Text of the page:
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Integrating indigenous and local knowledge to understand a century of Arctic ecosystem change

Research project Global warming is increasing biological productivity resulting in increased plant biomass, shifting treelines and shrub zone expansion in alpine and Arctic ecosystems, a phenomenon known as “Arctic greening”. This project explores if treeline ecotone forests and shrub zone structure in Scandinavian alpine habitats are predominantly affected by long-term regional patterns of climate warming or by local conditions driven by changes in land use and large grazing herbivores.

Climate warming at high latitudes is occurring at twice the global average. This rapid warming has led to changes in the growing season and snow cover resulting in the upward movement of treelines and expansion of the shrub zone across the alpine and tundra biomes. However, grazing by large herbivores, such as reindeers, has the potential to mitigate these changes. To understand this potential there is a need to consider socio-ecological dynamics including changes in local herding and farming strategies and practices in the Arctic over time.

Head of project

Keith Larson
Other position, project coordinator

Project overview

Project period:

2022-01-01 2024-12-31

Participating departments and units at Umeå University

Arctic Centre at Umeå University, Department of Ecology and Environmental Science, Department of Political Science, Várdduo - Centre for Sami research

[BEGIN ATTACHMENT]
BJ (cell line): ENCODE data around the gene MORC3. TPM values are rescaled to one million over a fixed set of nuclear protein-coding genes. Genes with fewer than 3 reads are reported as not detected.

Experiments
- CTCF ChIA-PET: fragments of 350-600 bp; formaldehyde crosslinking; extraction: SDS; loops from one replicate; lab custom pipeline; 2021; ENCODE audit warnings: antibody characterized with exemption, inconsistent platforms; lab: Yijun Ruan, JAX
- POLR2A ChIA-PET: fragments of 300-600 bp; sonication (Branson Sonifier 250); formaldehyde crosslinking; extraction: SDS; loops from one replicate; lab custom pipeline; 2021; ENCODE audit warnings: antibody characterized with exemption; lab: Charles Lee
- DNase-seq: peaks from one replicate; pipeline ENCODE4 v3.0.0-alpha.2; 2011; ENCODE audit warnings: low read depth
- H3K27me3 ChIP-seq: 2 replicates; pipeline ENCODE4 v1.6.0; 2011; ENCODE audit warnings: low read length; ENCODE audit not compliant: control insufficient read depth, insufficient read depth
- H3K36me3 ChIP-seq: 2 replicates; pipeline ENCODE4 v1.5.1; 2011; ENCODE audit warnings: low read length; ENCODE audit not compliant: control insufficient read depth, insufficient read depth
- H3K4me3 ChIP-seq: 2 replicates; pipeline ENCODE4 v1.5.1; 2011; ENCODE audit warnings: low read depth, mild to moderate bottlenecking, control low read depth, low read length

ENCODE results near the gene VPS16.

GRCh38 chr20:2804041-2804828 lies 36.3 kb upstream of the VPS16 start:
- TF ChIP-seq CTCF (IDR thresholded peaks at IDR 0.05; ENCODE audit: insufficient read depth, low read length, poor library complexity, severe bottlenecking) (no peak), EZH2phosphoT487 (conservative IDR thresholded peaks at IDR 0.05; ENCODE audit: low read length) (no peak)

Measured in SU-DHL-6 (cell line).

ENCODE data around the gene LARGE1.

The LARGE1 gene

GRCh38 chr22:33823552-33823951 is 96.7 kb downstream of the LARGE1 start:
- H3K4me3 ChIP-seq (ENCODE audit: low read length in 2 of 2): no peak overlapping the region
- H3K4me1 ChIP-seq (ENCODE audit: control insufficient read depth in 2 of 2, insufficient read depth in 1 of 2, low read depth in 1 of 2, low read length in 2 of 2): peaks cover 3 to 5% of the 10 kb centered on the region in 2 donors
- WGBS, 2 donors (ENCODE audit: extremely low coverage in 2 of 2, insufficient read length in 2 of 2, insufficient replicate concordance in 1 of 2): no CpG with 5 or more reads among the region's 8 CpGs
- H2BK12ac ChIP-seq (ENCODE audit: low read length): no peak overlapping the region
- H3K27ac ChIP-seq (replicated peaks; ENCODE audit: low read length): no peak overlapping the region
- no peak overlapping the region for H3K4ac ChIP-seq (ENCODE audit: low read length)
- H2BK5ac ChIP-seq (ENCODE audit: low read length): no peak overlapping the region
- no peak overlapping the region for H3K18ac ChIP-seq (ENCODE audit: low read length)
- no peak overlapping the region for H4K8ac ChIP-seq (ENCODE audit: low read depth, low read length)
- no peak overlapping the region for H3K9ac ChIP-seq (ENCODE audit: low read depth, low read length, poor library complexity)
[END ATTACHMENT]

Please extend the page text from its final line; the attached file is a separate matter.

External funding


Project description

Global warming is increasing biological productivity in Arctic ecosystems, resulting in increased plant biomass, shifting treelines, and shrub zone expansion – also known as "Arctic greening". The aim of this project is to disentangle the effects of climate warming and land use over the last century on Arctic vegetation. We hypothesize that tree and shrub abundance will be strongly related to temperature if herbivory is light, creating a "browsing escape". Conversely, where herbivory is high enough, trees and shrubs will be held in check, causing a "browsing trap" where the plants will not respond to increases in temperature. Finally, where there is a relaxation of herbivory from a previous high state, plants will respond even stronger or faster to an increased temperature, leading to a "browsing release". To test these hypotheses, we will use a historical data from the Reindeer Commission of 1913 with detailed vegetation information from 400 transects within a 15000 km area of northern Sweden and Norway, complemented with a time series of aerial photos. We will take a transdisciplinary approach, using the socialecological system to integrate the knowledge of indigenous reindeer herders and local livestock grazers to co-develop the study design and the interpretation of results. These results are vital to policy makers as greening can lead to self-reinforcing climate feedbacks caused by changes in surface albedo, earlier snow melt, and net ecosystem carbon dynamics.

External funding

Latest update: 2023-10-05